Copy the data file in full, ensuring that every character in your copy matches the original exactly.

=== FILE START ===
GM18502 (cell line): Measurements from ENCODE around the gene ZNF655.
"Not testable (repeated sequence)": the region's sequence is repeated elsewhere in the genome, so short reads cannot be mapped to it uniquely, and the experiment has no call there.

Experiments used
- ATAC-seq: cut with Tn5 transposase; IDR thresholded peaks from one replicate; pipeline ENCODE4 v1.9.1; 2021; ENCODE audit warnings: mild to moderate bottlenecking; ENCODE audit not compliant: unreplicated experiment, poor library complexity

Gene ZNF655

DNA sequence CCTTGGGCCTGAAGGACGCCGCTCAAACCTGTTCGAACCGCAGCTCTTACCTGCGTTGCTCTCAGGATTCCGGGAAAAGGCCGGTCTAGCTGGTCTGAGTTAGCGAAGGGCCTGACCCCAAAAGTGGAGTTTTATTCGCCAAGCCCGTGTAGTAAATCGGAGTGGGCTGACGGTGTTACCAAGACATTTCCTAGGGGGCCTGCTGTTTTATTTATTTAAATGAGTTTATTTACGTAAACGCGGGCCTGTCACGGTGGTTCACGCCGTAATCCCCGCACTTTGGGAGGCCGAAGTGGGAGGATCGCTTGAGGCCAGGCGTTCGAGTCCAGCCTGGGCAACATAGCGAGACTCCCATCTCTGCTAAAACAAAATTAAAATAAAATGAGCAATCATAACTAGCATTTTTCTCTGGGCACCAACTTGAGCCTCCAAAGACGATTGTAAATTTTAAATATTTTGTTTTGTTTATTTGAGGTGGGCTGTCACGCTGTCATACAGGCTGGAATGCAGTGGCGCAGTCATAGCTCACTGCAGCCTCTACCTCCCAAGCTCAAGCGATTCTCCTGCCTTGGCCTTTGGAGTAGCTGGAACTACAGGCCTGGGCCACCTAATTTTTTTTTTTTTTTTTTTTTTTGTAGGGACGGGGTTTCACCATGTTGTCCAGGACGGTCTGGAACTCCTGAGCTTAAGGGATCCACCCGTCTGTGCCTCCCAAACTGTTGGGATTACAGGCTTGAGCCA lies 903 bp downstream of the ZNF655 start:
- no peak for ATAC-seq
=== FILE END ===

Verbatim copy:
GM18502 (cell line): Measurements from ENCODE around the gene ZNF655.
"Not testable (repeated sequence)": the region's sequence is repeated elsewhere in the genome, so short reads cannot be mapped to it uniquely, and the experiment has no call there.

Experiments used
- ATAC-seq: cut with Tn5 transposase; IDR thresholded peaks from one replicate; pipeline ENCODE4 v1.9.1; 2021; ENCODE audit warnings: mild to moderate bottlenecking; ENCODE audit not compliant: unreplicated experiment, poor library complexity

Gene ZNF655

DNA sequence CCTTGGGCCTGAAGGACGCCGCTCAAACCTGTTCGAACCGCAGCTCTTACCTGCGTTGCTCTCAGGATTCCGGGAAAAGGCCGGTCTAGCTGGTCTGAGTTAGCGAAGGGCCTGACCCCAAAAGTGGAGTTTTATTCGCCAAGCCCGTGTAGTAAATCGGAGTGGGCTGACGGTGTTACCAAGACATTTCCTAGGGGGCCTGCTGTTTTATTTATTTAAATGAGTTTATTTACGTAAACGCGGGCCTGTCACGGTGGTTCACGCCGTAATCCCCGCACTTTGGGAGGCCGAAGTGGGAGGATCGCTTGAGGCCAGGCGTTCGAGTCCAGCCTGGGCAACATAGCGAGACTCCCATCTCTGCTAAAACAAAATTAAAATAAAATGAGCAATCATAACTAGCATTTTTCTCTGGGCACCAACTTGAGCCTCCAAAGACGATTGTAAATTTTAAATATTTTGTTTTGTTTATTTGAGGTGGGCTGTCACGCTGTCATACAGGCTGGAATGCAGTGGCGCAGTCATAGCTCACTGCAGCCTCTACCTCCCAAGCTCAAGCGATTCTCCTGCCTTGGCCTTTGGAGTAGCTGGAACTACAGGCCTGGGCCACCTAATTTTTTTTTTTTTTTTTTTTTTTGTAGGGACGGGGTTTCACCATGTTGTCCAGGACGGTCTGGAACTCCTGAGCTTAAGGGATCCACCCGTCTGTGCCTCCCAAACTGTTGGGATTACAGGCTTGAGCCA lies 903 bp downstream of the ZNF655 start:
- no peak for ATAC-seq